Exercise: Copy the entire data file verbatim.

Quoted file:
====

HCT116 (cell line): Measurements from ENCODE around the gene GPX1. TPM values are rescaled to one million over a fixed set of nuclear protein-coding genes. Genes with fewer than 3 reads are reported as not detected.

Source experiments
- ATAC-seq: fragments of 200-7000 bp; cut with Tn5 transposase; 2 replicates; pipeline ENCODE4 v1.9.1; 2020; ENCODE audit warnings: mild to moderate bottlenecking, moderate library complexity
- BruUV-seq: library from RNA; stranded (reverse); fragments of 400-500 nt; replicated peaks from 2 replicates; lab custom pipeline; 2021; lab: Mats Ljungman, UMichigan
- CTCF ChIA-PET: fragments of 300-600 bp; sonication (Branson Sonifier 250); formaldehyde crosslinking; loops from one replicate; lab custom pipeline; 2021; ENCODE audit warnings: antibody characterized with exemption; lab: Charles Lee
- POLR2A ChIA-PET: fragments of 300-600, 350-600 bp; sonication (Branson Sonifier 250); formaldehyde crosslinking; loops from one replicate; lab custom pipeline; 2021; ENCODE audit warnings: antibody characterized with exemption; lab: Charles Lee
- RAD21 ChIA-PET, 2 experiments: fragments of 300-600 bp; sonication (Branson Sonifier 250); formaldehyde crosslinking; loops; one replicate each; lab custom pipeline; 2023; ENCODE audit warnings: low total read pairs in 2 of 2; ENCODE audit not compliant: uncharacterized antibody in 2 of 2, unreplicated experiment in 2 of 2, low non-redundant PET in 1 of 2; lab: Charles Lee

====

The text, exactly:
HCT116 (cell line): Measurements from ENCODE around the gene GPX1. TPM values are rescaled to one million over a fixed set of nuclear protein-coding genes. Genes with fewer than 3 reads are reported as not detected.

Source experiments
- ATAC-seq: fragments of 200-7000 bp; cut with Tn5 transposase; 2 replicates; pipeline ENCODE4 v1.9.1; 2020; ENCODE audit warnings: mild to moderate bottlenecking, moderate library complexity
- BruUV-seq: library from RNA; stranded (reverse); fragments of 400-500 nt; replicated peaks from 2 replicates; lab custom pipeline; 2021; lab: Mats Ljungman, UMichigan
- CTCF ChIA-PET: fragments of 300-600 bp; sonication (Branson Sonifier 250); formaldehyde crosslinking; loops from one replicate; lab custom pipeline; 2021; ENCODE audit warnings: antibody characterized with exemption; lab: Charles Lee
- POLR2A ChIA-PET: fragments of 300-600, 350-600 bp; sonication (Branson Sonifier 250); formaldehyde crosslinking; loops from one replicate; lab custom pipeline; 2021; ENCODE audit warnings: antibody characterized with exemption; lab: Charles Lee
- RAD21 ChIA-PET, 2 experiments: fragments of 300-600 bp; sonication (Branson Sonifier 250); formaldehyde crosslinking; loops; one replicate each; lab custom pipeline; 2023; ENCODE audit warnings: low total read pairs in 2 of 2; ENCODE audit not compliant: uncharacterized antibody in 2 of 2, unreplicated experiment in 2 of 2, low non-redundant PET in 1 of 2; lab: Charles Lee